Over the last few months I have been seeing a rise in automated exploit scans of the WordPress based sites I manage. So I have decided to squash this annoying exploit by writing an .htaccess directive.
The exploit scanner I was seeing across my managed sites were looking for a vulnerability in the followings directories and/or themes:
http://example.com/wp-content/themes/awake/lib/scripts/dl-skin.php http://example.com/wp-content/themes/myriad/lib/scripts/dl-skin.php http://example.com/wp-content/themes/modular/lib/scripts/dl-skin.php http://example.com/wp-content/themes/construct/lib/scripts/dl-skin.php http://example.com/wp-content/themes/dejavu/lib/scripts/dl-skin.php http://example.com/wp-content/themes/method/lib/scripts/dl-skin.php http://example.com/wp-content/themes/elegance/lib/scripts/dl-skin.php http://example.com/wp-content/themes/fusion/lib/scripts/dl-skin.php http://example.com/wp-content/themes/persuasion/lib/scripts/dl-skin.php http://example.com/wp-content/themes/echelon/lib/scripts/dl-skin.php http://example.com/wp-content/themes/infocus2/lib/scripts/dl-skin.php http://example.com/wp-content/themes/infocus/lib/scripts/dl-skin.php ...
I know I could just write a redirect just to look for
dl-skin.php, and called it a day. But instead, I didn’t want to revisit when the next exploit came knocking. So I created a directive that will drop any requests for all themes folders – except for the theme directory I declared – a whitelist of themes if you would.
I can do this, because I use a custom themes on these site and I also know what that theme’s folder name will be – usually something along the name of the site. So if you change your theme a lot or don’t know what your themes’ folder name is You May Not Want To Use This. This is meant for people using custom themes or sites that are managed by an Agency or Developer(s).
# Blocks requests to other themes with possible security holes # Only Themes directory names starting with __ThemeNameHere__ are valid. <IfModule mod_alias.c> RedirectMatch 403 (?i)(__subFolder__/)?wp-content/themes/(?!__ThemeNameHere__) </IfModule>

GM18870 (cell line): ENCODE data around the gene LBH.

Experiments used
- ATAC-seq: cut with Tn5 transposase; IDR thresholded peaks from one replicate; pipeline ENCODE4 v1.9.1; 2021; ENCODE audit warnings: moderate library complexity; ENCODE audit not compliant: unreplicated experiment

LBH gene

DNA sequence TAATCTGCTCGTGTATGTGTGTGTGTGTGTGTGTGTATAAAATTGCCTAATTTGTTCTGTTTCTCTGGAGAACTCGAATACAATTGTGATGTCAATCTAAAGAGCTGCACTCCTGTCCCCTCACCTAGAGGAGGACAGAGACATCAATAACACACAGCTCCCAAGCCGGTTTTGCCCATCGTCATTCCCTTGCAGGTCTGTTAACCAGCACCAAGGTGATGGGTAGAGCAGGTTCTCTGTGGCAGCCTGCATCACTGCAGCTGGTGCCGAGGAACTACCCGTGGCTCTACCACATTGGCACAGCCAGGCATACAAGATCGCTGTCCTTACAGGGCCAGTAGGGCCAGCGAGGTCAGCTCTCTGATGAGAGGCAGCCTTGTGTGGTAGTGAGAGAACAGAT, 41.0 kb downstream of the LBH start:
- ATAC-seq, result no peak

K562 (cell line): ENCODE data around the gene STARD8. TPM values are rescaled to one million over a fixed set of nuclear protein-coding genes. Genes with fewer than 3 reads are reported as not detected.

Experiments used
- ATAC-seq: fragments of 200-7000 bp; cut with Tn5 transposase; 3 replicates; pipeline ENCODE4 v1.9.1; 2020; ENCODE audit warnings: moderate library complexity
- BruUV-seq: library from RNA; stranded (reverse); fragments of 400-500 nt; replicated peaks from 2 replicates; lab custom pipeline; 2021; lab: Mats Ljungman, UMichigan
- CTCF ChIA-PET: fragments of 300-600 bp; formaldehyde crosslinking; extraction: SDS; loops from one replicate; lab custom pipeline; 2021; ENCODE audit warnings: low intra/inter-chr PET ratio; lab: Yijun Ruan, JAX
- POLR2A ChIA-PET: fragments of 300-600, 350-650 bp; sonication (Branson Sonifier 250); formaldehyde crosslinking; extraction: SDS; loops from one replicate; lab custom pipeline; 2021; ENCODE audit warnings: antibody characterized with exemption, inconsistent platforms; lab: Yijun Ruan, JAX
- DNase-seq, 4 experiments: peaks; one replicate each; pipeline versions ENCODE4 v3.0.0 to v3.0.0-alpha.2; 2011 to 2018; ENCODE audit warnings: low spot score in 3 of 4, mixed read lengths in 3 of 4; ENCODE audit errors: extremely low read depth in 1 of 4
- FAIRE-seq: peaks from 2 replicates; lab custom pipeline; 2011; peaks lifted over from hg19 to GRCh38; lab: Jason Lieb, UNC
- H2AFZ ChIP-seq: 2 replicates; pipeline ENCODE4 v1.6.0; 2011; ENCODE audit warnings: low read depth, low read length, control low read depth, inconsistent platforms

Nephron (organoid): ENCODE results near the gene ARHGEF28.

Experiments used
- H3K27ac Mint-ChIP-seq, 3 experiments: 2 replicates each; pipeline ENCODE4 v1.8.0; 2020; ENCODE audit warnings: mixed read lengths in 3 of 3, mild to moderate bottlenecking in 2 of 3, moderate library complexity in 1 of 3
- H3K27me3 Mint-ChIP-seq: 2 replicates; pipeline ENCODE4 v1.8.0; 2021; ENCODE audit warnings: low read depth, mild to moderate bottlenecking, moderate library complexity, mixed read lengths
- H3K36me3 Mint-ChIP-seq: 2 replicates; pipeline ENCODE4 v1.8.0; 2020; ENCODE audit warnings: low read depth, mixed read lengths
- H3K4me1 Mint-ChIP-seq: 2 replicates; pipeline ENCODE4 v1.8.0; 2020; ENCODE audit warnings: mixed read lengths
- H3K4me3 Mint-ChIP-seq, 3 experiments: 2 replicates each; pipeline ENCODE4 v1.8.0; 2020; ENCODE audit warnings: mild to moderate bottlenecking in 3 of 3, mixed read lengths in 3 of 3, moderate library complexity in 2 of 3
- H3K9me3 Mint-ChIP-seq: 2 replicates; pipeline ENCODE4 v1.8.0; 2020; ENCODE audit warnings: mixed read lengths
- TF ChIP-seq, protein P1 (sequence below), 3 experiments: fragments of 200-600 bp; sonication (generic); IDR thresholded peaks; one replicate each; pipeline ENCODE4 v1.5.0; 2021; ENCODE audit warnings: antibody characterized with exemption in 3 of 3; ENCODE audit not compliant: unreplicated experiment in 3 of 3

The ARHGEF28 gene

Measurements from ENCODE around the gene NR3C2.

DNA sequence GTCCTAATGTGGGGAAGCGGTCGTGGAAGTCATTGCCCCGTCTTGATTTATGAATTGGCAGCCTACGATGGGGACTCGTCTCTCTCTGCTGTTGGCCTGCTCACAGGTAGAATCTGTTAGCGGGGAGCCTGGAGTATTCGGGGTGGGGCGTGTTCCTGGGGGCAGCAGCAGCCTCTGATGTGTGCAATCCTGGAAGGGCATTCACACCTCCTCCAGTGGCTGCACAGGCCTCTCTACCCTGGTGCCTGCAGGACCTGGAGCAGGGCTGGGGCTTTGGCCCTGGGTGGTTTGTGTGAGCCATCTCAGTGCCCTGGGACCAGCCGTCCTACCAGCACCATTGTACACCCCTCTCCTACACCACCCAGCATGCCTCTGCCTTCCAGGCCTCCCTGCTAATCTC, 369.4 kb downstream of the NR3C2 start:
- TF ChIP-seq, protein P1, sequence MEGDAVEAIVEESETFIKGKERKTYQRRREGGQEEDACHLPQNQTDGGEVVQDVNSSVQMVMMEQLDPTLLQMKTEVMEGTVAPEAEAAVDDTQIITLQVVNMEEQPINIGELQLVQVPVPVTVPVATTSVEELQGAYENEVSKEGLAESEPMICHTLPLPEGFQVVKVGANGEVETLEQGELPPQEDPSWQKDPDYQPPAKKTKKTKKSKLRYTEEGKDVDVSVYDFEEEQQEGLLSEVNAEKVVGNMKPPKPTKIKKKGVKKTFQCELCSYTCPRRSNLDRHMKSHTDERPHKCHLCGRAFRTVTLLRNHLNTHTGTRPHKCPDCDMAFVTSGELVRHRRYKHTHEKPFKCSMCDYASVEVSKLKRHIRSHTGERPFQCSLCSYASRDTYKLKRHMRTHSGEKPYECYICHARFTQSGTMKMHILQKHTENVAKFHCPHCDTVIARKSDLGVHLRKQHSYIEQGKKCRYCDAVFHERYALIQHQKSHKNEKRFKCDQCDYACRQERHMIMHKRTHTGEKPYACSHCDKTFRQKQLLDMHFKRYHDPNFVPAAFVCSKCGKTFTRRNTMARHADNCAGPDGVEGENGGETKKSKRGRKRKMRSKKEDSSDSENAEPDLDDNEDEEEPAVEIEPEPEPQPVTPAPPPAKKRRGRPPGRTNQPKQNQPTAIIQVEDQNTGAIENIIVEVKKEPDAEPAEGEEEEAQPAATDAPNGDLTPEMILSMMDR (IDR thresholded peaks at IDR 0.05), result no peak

How it Works?
This will only allow requests to
http://example.com/__subFolder__/wp-content/themes/__ThemeNameHere__/* while return an HTTP/403 to any other folder in the Themes Directory. The
__subFolder__ is optional – this is to allow for WordPress installs that are located in a sub-directory from the site root.
The Technical Explanation: Redirect to 403 If Match Regular Expression of (?i) Case Insensitivity, Capture Group of subFolder/ but is optional, followed by wp-content/themes/ then a negative (or negated) look ahead for ThemeNameHere
that is a word (\w) and more (+).
How to Use It?
To implement this, place the code in your site’s .htaccess below the WordPress Section. Don’t forget to update the following variables:
__subFolder__ # The Sub Folder where your WordPress site lives __ThemeNameHere__ # The Folder Name of your theme, could Be beginning or whole name
Assuming your WordPress Site is in a folder named
blog and you access it via
http://example.com/blog/ and your theme is the default ‘TwentyFifteen’ Theme, which is stored in a folder name ‘twentyfifteen’, the code you would use would look like this:
<IfModule mod_alias.c> RedirectMatch 403 (?i)(blog)?wp-content/themes/(?!twentyfifteen) </IfModule>
If your WordPress site is stored in root of your site –
http://example.com/ the code you would use is:
<IfModule mod_alias.c> RedirectMatch 403 (?i)wp-content/themes/(?!twentyfifteen) </IfModule>
Try it out and Feedback
Have you seen this exploit scanner or another like it? Trying out this little redirect or having problems with it? Lets continue the discussion in the comments below…
Update – 2015-03-17: Dropped \w+ declaration after the theme name – this would not match requests with hyphens in then.